A few weeks ago someone on my Facebook feed shared an article that I found really interesting – I can’t remember who shared it (if it was you, thank you) but I have been thinking about it since.
It was about the fish bowl theory.
Say you have a goldfish and the bowl it lives in is filthy, the glass is all mucky, the water is slimy and smells and they only have rotten food to eat, and as a result the fish is unwell. Is the fish at fault for not thriving, or is the environment to blame? Do you fix the fish or do you fix the environment?
In the case of the fish I think you would easily decide that there is some really quick fixes with their environment and you’d make some easy changes that would make the fish much happier and healthier.
Perhaps it’s easier because you can see the whole eco-system in which that fish lives, but our first response to ourselves is often not the same. Not just as individuals either, but I think it spreads into the wider society.
We feel stressed, depressed and anxious and rather than looking at what is going on around us, we think we are broken. We are told we are broken. The question we try to answer is “what is wrong with me?” rather than “what is wrong with my environment?”.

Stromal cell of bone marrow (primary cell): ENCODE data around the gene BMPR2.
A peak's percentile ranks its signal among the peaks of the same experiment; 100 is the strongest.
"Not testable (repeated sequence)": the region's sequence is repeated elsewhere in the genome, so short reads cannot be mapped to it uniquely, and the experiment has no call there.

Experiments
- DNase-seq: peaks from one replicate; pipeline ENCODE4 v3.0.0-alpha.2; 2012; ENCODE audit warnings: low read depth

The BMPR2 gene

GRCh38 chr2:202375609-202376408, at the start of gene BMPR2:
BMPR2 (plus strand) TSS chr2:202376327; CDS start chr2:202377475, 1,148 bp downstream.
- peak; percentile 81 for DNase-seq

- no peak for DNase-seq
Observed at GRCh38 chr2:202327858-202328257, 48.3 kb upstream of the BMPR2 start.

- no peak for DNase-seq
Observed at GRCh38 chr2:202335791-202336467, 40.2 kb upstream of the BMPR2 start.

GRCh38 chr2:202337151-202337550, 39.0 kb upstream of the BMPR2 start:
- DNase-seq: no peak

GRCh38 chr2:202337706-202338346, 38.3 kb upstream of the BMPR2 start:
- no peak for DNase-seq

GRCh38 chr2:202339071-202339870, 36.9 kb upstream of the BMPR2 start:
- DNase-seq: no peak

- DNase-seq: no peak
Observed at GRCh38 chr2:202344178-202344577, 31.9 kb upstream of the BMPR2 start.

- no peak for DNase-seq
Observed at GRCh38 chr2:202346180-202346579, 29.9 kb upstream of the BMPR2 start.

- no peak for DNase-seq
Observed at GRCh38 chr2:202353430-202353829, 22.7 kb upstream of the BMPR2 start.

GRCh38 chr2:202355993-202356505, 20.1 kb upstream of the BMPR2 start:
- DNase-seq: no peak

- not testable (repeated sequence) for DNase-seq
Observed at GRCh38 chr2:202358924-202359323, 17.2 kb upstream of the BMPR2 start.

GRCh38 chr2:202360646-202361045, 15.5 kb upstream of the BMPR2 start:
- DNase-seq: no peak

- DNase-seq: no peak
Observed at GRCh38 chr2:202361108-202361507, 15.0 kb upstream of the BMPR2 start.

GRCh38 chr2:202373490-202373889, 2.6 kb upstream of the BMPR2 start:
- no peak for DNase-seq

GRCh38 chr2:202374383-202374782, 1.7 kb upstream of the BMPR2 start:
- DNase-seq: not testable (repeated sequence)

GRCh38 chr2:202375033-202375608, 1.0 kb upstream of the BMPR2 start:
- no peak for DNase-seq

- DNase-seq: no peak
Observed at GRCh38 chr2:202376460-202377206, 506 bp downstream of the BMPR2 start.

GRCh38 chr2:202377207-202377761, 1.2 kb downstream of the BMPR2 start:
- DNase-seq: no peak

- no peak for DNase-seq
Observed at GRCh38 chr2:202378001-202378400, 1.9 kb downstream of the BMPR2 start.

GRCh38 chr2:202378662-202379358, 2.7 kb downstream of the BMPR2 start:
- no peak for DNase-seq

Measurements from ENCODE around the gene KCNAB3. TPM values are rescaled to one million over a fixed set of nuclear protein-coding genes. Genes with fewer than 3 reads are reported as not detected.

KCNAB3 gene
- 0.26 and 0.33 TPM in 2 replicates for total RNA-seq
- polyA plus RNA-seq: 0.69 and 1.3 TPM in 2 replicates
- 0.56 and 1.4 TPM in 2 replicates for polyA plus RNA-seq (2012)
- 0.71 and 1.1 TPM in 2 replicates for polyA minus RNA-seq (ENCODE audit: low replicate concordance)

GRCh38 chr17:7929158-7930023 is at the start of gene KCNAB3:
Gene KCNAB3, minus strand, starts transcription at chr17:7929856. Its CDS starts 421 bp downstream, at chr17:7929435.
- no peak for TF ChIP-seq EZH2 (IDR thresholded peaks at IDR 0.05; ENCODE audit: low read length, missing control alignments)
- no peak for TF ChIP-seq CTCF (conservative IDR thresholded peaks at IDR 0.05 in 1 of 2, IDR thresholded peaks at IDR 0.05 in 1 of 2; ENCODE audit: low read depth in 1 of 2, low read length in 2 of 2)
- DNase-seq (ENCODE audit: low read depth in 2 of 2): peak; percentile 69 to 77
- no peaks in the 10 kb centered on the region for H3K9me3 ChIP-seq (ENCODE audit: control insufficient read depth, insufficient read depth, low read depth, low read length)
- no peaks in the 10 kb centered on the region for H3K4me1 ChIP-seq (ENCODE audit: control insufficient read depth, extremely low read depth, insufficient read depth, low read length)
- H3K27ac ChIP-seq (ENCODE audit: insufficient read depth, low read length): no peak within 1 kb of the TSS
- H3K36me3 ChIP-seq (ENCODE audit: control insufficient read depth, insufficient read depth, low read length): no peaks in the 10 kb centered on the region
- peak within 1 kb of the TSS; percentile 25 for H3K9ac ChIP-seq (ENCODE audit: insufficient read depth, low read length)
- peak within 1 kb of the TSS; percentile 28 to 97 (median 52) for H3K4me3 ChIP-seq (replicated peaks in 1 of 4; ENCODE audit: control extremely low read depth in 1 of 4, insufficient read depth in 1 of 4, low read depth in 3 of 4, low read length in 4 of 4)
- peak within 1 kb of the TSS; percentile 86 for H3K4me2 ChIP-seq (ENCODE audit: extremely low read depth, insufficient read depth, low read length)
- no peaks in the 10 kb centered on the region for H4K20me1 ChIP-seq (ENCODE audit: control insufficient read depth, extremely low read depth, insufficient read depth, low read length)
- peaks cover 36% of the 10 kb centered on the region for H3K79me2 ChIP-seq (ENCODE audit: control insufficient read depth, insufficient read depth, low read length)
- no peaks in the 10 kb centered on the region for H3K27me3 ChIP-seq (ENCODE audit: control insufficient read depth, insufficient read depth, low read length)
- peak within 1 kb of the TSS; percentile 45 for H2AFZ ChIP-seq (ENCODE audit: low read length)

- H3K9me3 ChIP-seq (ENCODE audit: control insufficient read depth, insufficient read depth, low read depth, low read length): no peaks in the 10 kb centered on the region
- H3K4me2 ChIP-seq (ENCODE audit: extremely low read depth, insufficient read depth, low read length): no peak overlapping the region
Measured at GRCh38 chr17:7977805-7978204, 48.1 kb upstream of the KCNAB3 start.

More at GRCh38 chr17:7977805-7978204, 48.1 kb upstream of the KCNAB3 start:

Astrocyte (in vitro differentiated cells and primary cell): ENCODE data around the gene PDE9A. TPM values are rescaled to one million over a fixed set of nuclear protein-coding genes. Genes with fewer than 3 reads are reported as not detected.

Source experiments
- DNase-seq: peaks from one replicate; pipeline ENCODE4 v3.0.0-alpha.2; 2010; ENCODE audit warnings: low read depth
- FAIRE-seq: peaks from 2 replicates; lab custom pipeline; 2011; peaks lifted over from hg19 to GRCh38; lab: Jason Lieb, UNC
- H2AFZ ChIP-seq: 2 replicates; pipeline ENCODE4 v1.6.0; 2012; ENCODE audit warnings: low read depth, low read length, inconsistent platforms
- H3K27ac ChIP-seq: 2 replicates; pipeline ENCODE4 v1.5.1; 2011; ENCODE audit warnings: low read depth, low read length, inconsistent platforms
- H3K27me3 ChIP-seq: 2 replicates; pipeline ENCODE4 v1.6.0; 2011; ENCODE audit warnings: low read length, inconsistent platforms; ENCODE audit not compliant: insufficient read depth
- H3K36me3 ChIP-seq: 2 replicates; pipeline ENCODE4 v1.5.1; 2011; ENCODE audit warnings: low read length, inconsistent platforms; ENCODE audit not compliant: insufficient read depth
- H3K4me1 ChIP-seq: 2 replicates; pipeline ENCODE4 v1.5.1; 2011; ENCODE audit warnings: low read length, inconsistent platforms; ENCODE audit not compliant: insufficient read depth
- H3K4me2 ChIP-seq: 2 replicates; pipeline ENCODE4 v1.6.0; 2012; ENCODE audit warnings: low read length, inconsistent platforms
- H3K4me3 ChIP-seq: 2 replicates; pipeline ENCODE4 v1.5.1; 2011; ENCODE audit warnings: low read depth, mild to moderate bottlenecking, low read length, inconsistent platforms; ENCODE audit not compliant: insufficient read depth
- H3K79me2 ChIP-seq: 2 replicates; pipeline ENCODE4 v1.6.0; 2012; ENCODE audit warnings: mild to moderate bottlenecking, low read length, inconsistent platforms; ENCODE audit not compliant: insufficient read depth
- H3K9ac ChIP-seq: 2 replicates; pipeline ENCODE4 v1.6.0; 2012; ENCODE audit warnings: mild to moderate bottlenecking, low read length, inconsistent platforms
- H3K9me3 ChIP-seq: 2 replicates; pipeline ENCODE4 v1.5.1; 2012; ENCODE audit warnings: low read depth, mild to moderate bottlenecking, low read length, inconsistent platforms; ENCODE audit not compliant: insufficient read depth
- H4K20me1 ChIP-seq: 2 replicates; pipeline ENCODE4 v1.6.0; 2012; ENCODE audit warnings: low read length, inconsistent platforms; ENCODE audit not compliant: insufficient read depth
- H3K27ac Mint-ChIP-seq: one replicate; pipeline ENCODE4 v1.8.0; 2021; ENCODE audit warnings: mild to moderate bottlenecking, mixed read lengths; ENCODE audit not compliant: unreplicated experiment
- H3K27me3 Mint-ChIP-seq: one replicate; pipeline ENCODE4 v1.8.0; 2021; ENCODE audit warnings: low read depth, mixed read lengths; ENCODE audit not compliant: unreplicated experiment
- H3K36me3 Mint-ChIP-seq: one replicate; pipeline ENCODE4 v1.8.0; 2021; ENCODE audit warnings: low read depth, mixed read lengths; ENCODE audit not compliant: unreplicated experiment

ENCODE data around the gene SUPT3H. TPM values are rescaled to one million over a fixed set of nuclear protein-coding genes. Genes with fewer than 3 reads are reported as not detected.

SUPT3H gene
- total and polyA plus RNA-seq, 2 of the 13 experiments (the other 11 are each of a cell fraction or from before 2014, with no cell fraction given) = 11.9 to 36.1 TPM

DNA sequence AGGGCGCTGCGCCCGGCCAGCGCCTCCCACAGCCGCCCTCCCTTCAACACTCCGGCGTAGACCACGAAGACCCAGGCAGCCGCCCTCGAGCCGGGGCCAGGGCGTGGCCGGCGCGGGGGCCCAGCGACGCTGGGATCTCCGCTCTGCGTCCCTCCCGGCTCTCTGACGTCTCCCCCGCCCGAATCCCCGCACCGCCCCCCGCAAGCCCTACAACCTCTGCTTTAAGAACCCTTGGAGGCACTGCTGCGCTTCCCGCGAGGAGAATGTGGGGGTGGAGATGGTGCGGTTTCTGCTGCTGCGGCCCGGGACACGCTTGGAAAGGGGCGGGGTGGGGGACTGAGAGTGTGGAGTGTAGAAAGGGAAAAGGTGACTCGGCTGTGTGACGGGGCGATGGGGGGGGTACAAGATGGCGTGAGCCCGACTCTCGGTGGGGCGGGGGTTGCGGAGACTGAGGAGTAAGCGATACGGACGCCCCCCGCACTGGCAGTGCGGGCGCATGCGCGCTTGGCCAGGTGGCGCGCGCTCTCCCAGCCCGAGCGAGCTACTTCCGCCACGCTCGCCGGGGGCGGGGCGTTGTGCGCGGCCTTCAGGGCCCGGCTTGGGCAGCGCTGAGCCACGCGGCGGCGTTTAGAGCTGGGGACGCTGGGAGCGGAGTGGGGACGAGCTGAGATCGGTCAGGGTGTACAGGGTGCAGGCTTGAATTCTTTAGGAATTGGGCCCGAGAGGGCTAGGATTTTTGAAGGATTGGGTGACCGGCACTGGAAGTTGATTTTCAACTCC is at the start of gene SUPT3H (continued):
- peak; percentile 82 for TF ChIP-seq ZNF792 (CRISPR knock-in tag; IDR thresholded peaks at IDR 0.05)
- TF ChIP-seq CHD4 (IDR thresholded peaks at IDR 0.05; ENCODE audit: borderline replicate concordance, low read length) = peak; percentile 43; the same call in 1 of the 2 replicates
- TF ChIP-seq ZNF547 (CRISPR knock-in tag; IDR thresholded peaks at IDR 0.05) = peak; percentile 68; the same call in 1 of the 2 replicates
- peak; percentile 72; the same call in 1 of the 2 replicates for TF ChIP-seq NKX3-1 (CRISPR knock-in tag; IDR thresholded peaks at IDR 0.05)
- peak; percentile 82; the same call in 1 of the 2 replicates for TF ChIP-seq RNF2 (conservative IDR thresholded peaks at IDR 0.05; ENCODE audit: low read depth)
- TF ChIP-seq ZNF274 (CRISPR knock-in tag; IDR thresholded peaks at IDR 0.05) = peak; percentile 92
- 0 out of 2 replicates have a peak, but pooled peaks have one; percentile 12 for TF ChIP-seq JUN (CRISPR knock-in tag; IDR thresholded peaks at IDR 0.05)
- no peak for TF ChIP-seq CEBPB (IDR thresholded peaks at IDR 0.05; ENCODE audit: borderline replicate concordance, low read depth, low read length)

Your environment is not just the home in which you live, although the answer may lie there, it is also, the people you interact with, the place you work, the street and town you live on, the job you do, the TV you watch, the food you eat, the books you read, social media. Everything that you engage with in some way is forming a part of your environment.
Some of it you know is making you sick and you do it anyway. I know that eating a big bar of chocolate while I follow drama on Facebook is not going to make me feel good, but I do it anyway. I know that watching the news on TV is going to stress me out, but I do it anyway.
Some things are an easy fix. I turn off the news, I limit social media, I read better books. Somethings take a little longer. You can’t change your home overnight (as you know, I’m in the process and it takes forever!). Some things will take a little longer, will require some patience and planning, but let’s not allow that to put us off. The time will pass anyway, so we might as well start working now to make our environment better then.
Let’s all commit to doing ourselves a favour and carrying out an audit of our lives. What needs to change? What can change now? What can we start doing to put bigger plans in place. Perhaps if we can each make our own bowls a nicer place to live our neighbours will get jealous and make a start on their own improvements – and goodness spreads.